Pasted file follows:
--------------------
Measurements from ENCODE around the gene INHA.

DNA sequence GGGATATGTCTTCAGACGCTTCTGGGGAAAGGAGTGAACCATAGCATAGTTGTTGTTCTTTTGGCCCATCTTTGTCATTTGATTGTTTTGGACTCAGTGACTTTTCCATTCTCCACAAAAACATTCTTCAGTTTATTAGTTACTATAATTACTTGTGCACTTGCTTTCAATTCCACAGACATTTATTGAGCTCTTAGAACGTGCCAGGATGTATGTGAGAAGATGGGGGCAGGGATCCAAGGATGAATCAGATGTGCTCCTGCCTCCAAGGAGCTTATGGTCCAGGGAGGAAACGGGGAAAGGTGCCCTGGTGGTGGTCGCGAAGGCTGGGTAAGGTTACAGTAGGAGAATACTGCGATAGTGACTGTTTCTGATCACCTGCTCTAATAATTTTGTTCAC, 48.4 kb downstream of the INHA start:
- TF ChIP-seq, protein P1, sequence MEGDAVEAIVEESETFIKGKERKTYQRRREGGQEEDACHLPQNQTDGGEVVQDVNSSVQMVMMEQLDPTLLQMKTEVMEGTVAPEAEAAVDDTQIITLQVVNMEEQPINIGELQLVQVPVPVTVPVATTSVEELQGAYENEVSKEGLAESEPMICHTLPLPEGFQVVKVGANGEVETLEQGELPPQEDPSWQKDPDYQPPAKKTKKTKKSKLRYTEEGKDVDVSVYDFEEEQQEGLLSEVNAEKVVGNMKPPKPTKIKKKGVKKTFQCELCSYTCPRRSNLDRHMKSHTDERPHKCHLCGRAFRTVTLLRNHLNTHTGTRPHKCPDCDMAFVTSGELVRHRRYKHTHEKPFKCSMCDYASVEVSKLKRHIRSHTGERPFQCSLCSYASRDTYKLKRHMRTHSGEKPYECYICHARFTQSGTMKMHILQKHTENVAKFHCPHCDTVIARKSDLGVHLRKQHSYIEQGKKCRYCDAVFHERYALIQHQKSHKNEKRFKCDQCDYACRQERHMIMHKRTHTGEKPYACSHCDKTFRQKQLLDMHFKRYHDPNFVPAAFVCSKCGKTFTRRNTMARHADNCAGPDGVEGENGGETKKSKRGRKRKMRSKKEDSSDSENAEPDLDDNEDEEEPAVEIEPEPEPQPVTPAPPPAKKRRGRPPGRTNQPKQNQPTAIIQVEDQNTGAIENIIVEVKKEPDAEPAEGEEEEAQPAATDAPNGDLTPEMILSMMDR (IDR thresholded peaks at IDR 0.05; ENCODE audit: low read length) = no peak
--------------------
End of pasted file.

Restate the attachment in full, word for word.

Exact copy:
Measurements from ENCODE around the gene INHA.

DNA sequence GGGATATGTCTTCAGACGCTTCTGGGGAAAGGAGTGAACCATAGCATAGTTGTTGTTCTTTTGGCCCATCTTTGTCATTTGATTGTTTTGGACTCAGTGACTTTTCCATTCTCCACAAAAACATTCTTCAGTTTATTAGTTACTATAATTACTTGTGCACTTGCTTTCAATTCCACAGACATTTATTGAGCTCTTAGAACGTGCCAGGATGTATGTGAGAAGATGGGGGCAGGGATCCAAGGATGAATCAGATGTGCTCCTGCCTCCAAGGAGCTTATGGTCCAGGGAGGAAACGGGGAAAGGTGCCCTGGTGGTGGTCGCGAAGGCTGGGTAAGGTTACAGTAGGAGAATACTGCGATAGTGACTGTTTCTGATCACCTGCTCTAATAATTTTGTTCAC, 48.4 kb downstream of the INHA start:
- TF ChIP-seq, protein P1, sequence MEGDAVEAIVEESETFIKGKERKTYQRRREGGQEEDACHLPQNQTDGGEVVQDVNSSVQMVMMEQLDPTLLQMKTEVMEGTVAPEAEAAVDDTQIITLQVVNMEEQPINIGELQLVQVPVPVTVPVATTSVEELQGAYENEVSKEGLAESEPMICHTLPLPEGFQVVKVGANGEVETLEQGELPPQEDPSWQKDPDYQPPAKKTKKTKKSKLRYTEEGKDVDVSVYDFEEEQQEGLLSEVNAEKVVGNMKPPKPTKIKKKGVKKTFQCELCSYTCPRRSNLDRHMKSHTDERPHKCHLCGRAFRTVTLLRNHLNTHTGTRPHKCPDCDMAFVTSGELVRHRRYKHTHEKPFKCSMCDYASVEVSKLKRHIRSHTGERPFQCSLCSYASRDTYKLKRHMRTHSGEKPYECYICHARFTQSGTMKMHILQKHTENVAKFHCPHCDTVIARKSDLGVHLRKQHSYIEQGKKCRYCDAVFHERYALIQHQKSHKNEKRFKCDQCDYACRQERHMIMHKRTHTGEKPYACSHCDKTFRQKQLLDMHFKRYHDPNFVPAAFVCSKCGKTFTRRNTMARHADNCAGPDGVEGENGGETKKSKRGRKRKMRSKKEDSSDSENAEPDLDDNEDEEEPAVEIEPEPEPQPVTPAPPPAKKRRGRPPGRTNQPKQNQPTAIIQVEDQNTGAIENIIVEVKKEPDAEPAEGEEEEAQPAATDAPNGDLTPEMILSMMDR (IDR thresholded peaks at IDR 0.05; ENCODE audit: low read length) = no peak